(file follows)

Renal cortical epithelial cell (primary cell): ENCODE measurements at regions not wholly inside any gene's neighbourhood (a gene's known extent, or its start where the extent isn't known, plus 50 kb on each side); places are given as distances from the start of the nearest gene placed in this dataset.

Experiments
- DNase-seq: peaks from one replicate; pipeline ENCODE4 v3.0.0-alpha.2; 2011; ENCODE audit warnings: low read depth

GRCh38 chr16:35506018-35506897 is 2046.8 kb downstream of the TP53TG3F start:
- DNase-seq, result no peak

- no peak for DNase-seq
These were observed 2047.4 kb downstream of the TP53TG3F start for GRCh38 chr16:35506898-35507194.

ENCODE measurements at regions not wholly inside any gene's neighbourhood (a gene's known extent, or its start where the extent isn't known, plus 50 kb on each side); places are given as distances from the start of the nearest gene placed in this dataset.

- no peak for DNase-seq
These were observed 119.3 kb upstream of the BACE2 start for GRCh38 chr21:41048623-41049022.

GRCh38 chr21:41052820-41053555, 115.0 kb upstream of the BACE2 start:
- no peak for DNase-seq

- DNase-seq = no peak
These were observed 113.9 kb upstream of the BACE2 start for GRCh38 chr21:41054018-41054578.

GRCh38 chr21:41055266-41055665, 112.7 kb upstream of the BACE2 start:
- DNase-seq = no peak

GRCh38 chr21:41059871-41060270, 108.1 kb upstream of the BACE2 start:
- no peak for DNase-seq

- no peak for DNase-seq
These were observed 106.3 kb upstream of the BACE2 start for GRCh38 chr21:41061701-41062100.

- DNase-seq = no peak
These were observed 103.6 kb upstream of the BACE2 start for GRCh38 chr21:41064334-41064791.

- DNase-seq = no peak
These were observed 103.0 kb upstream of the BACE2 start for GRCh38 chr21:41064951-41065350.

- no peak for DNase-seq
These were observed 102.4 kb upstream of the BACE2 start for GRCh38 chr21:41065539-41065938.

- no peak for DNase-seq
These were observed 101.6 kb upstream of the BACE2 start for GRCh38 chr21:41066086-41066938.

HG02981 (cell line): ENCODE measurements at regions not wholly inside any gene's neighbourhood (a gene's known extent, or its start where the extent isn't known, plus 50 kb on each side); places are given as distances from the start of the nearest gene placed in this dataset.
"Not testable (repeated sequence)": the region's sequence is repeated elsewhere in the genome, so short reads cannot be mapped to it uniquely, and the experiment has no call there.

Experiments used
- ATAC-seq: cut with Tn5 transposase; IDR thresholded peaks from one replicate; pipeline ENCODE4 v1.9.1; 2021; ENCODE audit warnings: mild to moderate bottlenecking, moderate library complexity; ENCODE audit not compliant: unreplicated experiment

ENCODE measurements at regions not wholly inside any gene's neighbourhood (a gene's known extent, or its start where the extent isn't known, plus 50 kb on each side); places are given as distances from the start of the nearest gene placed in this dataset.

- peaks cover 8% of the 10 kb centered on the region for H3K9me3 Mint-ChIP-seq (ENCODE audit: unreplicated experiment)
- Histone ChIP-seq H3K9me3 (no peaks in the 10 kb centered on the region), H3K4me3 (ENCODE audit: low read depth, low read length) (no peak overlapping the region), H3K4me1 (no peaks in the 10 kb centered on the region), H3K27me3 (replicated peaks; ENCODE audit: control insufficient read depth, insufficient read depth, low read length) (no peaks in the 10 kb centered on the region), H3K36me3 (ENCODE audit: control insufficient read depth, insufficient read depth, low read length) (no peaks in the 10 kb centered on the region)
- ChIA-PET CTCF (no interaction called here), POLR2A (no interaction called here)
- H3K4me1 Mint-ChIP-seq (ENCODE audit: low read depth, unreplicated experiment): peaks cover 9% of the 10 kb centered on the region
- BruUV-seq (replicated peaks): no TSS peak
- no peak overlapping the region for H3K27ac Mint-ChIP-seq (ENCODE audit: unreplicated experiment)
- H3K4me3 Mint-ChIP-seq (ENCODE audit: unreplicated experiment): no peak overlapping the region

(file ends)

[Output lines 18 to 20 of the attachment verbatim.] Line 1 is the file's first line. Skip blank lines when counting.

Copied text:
- no peak for DNase-seq

- no peak for DNase-seq
These were observed 106.3 kb upstream of the BACE2 start for GRCh38 chr21:41061701-41062100.